Major Element Fractionation During Differentiation part of Cutting Edge:Petrology:Teaching Examples
This problem set introduces some of the more advanced uses of Excel to not only calculate how the chemistry of a magma changes with crystallization but also to see how the liquidus assemblage can drastically change the evolution of the remaining magma. Once they have their calculations complete, students plot the results and answer questions on the geochemical trends observed through the crystallization sequence. This problem set reinforces quantitative problem solving skills using a spreadsheet and has the students think about mineralogical controls on magma evolution.
Granitic Rocks and Geologic History of the Idaho Batholith part of Cutting Edge:Petrology:Teaching Examples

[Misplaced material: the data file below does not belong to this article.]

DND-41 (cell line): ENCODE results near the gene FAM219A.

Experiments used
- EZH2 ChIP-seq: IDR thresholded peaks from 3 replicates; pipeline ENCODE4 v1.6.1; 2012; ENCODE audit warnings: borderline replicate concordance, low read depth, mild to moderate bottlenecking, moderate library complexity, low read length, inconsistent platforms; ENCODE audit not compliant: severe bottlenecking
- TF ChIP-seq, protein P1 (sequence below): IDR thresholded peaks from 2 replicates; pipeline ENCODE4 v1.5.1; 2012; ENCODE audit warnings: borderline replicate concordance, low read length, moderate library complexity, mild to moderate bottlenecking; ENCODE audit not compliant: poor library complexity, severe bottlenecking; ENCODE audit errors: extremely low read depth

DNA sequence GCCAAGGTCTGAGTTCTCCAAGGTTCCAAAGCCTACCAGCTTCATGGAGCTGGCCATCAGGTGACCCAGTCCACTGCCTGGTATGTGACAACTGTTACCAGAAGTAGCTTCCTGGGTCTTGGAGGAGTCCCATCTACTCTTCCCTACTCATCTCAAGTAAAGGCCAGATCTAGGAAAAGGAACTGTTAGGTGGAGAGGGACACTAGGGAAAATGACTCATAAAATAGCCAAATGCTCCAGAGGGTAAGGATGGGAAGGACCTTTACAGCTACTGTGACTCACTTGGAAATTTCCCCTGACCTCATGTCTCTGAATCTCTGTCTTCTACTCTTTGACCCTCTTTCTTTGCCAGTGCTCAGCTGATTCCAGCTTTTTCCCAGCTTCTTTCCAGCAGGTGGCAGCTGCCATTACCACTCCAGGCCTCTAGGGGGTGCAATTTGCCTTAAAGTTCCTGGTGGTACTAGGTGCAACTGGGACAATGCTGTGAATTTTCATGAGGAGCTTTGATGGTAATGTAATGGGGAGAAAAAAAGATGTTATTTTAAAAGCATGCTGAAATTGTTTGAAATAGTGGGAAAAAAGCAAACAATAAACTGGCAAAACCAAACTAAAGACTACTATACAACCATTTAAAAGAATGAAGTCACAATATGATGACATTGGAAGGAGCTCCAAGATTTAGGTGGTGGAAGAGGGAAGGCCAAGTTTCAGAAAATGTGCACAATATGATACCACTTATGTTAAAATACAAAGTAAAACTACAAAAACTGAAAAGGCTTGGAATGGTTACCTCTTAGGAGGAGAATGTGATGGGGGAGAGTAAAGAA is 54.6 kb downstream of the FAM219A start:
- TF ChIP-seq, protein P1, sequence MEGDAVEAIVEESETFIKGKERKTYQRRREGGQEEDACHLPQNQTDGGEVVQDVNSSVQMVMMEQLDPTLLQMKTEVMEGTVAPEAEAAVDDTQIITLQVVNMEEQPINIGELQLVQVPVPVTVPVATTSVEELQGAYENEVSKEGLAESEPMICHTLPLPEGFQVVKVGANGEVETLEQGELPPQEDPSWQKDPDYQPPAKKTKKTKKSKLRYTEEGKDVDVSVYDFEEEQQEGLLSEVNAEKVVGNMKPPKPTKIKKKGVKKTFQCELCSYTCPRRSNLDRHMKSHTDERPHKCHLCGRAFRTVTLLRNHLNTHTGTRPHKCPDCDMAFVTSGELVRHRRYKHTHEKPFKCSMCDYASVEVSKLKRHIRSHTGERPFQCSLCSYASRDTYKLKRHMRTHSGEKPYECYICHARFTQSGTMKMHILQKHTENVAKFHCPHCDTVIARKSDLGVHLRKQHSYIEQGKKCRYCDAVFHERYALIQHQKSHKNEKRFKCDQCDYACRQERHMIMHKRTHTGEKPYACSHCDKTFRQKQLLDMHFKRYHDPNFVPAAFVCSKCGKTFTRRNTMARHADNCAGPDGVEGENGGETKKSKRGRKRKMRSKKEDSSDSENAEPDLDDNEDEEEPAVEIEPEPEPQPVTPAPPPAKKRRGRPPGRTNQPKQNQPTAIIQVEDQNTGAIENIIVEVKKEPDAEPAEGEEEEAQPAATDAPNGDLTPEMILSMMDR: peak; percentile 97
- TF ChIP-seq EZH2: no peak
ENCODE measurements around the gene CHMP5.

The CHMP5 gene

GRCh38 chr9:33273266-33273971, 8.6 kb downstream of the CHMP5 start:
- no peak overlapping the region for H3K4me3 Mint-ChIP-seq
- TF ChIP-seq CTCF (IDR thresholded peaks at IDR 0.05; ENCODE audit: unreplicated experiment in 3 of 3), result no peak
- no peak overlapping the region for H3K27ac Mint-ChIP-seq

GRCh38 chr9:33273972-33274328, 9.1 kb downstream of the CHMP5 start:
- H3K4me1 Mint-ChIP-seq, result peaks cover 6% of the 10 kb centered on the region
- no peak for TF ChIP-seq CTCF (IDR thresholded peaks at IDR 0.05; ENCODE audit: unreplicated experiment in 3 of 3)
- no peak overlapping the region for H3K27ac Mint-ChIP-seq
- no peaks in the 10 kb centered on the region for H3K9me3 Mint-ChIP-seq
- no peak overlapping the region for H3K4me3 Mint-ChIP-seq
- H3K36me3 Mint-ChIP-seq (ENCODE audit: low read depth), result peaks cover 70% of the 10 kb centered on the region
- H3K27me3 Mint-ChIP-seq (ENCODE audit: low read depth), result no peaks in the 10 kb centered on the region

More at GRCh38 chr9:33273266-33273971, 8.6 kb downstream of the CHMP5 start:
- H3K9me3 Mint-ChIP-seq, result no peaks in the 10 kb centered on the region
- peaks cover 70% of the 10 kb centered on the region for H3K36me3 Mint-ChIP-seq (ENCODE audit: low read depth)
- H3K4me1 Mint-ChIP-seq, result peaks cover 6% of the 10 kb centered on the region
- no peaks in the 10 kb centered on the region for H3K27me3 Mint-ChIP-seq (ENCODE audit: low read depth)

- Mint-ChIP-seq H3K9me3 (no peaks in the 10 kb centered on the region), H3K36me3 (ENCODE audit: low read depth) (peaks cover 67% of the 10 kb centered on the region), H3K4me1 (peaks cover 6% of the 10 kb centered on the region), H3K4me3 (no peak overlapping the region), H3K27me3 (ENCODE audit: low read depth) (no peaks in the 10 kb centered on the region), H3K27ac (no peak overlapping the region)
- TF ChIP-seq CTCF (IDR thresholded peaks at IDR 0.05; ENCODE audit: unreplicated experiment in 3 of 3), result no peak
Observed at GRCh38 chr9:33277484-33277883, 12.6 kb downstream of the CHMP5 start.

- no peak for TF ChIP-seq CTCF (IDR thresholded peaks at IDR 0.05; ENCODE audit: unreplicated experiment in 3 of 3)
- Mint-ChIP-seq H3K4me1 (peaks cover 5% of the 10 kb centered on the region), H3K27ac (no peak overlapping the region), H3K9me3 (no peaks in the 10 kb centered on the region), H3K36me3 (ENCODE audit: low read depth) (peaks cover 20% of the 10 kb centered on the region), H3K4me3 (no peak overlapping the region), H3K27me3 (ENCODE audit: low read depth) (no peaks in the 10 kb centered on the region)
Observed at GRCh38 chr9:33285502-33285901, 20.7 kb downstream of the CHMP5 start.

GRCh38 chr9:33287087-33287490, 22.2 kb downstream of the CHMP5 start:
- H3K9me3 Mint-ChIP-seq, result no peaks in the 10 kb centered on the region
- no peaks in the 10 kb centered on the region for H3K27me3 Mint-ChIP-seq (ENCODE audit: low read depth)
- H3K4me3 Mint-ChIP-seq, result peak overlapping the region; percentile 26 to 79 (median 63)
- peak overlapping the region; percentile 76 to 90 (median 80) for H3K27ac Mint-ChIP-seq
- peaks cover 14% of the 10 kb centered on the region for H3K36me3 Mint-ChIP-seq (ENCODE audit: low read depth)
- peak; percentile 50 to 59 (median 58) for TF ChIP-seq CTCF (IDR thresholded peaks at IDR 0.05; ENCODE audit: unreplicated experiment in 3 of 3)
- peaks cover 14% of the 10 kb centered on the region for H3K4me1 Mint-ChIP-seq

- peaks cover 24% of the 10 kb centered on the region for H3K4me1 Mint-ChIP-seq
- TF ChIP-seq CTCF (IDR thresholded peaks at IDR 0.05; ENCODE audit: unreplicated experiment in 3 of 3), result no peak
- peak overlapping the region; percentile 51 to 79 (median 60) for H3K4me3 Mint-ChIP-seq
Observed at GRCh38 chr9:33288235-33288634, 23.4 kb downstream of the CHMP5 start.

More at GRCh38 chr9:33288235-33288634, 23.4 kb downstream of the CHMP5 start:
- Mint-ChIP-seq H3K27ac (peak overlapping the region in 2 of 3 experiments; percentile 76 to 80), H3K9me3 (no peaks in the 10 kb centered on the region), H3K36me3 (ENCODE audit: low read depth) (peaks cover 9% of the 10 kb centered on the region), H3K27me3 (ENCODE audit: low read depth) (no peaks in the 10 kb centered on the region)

This is a lab/project in which the students not only name and identify a suite of granitic rocks but try to piece together the tectonic and geologic history of the Idaho batholith. This activity brings together the process of naming rocks, determining the I-, S- and A-type nature of the rocks, estimating magma source and potential assimilants, a nonquantitative depth of intrusion for the suites, and any distinctive textures that might help tell the story of the batholith. It forces students to move outside the rock in a box lab for granites and create a regional geologic history.
The nature of volcanism as controlled by viscosity part of Cutting Edge:Petrology:Teaching Examples
This activity is fun to include in a classroom. This activity has the students design demonstrations using ketchup and peanut butter to document how viscosity differences between rhyolite and basalt control various behaviors.